One of the most important aspects of developing a VA disability claim is gathering and submitting VA claim evidence. The VA has the duty to assist, which means they must locate medical and service records when a veteran indicates which ones he or she needs to support a claim. However, it can be very beneficial for a veteran to gather his or her own evidence, providing the VA with as much information as possible.
There are a number of different types of VA claim evidence to consider when building a claim. Depending on what kind of disability you have, you might not need to submit all of them.
When trying to service-connect an injury or disability, finding a nexus, an inciting event, or stressors is the first step. If one of these events is documented in service records or service medical records, it might be easier to convince the VA to grant a disability rating.
Even if service records do not provide documentation of an injury, illness, or stressor, they can be beneficial when a veteran needs to prove he or she was in a certain location during a specific time. For example, if a veteran was poisoned by the water at Camp Lejeune, he or she needs to have been there between 1953 and 1987. A service record will contain any documentation showing the location of assigned units, along with travel vouchers, re-enlistment paperwork, and awards.
Only a veteran can request service records. They may only be requested by next of kin after a veteran passes away.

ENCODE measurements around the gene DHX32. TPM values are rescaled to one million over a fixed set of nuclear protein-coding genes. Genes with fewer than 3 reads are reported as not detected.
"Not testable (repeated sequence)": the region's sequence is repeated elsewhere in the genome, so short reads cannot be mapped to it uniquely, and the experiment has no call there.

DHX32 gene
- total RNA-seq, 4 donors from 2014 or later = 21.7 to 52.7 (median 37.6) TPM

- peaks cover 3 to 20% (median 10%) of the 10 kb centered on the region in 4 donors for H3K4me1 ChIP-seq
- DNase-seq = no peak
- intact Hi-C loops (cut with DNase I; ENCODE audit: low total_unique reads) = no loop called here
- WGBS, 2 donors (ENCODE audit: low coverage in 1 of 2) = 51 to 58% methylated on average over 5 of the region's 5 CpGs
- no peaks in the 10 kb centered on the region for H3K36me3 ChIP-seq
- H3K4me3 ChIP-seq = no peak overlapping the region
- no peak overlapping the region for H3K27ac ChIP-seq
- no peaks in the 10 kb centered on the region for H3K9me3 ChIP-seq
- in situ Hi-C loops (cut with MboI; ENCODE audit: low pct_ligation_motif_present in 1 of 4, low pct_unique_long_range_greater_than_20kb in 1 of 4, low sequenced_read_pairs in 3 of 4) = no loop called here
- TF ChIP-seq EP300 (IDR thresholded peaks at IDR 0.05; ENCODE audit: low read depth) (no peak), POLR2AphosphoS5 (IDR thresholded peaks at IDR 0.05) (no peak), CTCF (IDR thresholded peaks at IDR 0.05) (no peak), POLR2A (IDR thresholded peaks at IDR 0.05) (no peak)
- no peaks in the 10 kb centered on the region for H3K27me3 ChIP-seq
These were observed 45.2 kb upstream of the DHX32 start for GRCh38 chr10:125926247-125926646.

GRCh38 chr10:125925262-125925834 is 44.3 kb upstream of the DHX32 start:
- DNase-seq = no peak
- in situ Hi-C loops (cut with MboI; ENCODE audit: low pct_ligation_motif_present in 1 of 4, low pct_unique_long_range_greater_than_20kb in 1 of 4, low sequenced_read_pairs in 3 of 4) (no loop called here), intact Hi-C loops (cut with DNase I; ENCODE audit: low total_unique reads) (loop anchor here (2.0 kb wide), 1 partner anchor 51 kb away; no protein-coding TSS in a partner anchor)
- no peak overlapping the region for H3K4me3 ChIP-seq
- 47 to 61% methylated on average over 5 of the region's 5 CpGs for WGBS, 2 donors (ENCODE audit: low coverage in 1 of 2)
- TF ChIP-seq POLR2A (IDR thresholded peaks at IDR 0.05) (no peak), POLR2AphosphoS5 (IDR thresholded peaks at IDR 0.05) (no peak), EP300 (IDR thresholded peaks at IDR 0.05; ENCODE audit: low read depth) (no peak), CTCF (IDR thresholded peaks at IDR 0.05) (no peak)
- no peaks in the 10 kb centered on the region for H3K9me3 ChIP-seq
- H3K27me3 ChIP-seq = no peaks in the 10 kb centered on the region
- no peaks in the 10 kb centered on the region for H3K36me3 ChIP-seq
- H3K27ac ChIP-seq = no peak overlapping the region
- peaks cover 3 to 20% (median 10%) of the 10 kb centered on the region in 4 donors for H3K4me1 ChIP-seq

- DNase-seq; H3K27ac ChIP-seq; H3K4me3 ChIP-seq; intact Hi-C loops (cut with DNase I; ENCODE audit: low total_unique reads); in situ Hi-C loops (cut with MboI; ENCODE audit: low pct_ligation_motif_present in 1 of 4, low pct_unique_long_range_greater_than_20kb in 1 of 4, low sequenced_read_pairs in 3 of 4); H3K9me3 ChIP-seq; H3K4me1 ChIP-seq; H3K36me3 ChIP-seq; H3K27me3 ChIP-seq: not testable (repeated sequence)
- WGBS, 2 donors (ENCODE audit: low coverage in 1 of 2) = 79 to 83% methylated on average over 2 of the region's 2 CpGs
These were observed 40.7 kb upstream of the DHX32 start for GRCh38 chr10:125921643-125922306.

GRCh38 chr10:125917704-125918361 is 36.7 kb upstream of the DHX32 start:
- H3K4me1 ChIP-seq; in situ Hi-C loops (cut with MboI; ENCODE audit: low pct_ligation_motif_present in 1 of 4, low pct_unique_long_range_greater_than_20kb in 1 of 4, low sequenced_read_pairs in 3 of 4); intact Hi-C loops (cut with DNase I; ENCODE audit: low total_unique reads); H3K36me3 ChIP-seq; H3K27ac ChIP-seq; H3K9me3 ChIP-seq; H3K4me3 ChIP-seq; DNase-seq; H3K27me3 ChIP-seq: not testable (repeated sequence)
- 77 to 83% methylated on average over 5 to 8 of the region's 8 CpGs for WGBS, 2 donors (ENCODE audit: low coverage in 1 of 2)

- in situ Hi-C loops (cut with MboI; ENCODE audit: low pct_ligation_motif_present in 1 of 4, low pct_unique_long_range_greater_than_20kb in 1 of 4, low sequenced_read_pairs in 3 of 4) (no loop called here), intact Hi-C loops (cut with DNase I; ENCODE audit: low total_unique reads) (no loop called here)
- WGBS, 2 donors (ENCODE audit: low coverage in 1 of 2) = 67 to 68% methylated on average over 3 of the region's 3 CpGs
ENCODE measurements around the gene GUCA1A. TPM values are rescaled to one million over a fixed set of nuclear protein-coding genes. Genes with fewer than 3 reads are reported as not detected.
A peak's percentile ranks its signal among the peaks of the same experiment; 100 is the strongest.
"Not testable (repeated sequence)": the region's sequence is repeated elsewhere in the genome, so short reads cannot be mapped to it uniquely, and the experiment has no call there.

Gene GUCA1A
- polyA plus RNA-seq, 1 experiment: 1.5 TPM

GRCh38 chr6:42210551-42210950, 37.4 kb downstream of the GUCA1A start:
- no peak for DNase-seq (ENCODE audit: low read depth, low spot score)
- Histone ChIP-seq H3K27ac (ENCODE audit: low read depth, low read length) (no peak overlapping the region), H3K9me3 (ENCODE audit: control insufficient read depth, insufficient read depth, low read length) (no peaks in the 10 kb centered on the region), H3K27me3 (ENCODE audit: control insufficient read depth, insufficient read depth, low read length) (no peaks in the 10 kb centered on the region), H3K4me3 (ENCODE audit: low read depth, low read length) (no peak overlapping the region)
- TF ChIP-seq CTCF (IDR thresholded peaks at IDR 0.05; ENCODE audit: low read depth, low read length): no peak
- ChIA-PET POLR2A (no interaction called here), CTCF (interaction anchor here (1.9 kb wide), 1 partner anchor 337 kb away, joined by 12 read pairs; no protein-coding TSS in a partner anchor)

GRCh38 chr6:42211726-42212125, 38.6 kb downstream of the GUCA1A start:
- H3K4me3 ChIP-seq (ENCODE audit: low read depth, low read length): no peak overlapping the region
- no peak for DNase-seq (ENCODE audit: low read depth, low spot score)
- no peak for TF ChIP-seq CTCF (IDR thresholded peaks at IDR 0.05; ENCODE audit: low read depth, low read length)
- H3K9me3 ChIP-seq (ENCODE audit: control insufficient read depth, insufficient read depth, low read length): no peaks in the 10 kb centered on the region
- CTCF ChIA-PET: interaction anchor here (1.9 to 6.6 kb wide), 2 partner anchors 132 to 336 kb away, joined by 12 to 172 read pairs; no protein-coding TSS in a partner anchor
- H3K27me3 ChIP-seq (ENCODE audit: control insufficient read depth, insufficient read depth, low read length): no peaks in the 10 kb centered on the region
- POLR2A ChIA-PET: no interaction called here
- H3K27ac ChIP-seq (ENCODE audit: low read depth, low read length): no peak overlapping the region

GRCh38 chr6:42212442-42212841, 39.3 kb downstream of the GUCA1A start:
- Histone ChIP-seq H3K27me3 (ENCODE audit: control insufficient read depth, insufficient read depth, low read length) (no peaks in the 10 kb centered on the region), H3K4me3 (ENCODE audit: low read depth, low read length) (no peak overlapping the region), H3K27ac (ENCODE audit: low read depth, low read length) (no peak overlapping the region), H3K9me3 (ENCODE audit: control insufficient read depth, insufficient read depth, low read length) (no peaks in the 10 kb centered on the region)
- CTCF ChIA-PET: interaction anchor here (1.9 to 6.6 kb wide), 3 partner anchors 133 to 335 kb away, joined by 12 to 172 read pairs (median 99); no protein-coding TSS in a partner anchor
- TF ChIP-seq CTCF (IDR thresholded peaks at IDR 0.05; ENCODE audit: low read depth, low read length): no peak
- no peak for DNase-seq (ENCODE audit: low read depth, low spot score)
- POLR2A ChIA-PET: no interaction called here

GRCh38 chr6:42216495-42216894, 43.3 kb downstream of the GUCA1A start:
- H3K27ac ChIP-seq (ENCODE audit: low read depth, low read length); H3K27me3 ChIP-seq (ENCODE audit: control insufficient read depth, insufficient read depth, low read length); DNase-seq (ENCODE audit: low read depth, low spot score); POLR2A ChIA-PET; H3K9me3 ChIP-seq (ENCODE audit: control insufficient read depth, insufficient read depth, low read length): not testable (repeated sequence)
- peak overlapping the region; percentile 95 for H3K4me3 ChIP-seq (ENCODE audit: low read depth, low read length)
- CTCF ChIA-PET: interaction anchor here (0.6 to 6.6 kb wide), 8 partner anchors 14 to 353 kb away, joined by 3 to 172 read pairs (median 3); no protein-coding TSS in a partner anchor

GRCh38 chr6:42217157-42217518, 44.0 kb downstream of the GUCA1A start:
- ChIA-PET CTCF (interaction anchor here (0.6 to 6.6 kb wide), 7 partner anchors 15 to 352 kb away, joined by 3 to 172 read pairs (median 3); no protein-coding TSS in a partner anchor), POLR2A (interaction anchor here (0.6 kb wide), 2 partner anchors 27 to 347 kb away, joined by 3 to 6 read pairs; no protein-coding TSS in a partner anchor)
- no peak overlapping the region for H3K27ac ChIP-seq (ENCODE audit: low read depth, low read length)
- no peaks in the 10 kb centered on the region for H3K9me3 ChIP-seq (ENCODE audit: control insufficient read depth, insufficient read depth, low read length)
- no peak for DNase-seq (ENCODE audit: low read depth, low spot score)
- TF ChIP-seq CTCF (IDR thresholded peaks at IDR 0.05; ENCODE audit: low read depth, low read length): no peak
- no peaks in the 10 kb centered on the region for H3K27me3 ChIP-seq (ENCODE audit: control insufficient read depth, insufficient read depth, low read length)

If a veteran is filing for more compensation due to unemployability, it is required that he or she discloses employers during the last five years in which he or she actually worked. This seems straightforward, but it can get more and more difficult if a veteran hasn’t worked in a long time. Businesses close, managers change, and it can be next to impossible tracking them down. The VA wants to obtain certain information, such as income earned or lost time due to illness, from the employers themselves.
Although the VA should provide medical exams during the claims process, veterans often go to private doctors to request opinions that can improve their claims. An expert in the field who understands a veteran’s medical history will provide a much more convincing opinion than a VA doctor’s assistant making a five-minute checkup.
Veterans often submit “buddy statements” from fellow service members who witnessed his or her injury or illness (or, in a PTSD case, saw the effect stressors took). These witnesses can corroborate the time, location, dates, and circumstances surrounding these events. If nothing related to a veteran’s condition is recorded in a service medical record, these statements can come in handy.
These don’t have to come from fellow service members, either. A veteran’s wife, children, or close friends can provide written documents about the behavioral changes they see or the way an injury affects the veteran’s life.
Collecting and submitting these documents might be easy for some, but much more difficult for others. Some disabilities don’t lend themselves to documentation as easily. If you are struggling to collect the information you need, you have the option to hire an attorney to help.
Berry Law was founded by a veteran, has many veterans among its attorneys and staff, and has been helping veterans increase disability ratings for decades. We understand what it’s like to fight against the VA as a current or former member of the armed services.
If you need to appeal a VA rating decision, contact us today. Your consultation is free.
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